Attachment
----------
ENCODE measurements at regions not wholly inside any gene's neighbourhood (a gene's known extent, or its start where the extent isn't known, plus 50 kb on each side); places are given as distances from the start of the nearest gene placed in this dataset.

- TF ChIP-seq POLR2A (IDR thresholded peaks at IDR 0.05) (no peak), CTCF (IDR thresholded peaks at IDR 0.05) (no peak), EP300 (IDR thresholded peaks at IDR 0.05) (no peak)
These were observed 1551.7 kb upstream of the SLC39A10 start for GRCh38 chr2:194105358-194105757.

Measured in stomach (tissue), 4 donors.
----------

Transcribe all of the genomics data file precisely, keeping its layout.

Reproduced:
ENCODE measurements at regions not wholly inside any gene's neighbourhood (a gene's known extent, or its start where the extent isn't known, plus 50 kb on each side); places are given as distances from the start of the nearest gene placed in this dataset.

- TF ChIP-seq POLR2A (IDR thresholded peaks at IDR 0.05) (no peak), CTCF (IDR thresholded peaks at IDR 0.05) (no peak), EP300 (IDR thresholded peaks at IDR 0.05) (no peak)
These were observed 1551.7 kb upstream of the SLC39A10 start for GRCh38 chr2:194105358-194105757.

Measured in stomach (tissue), 4 donors.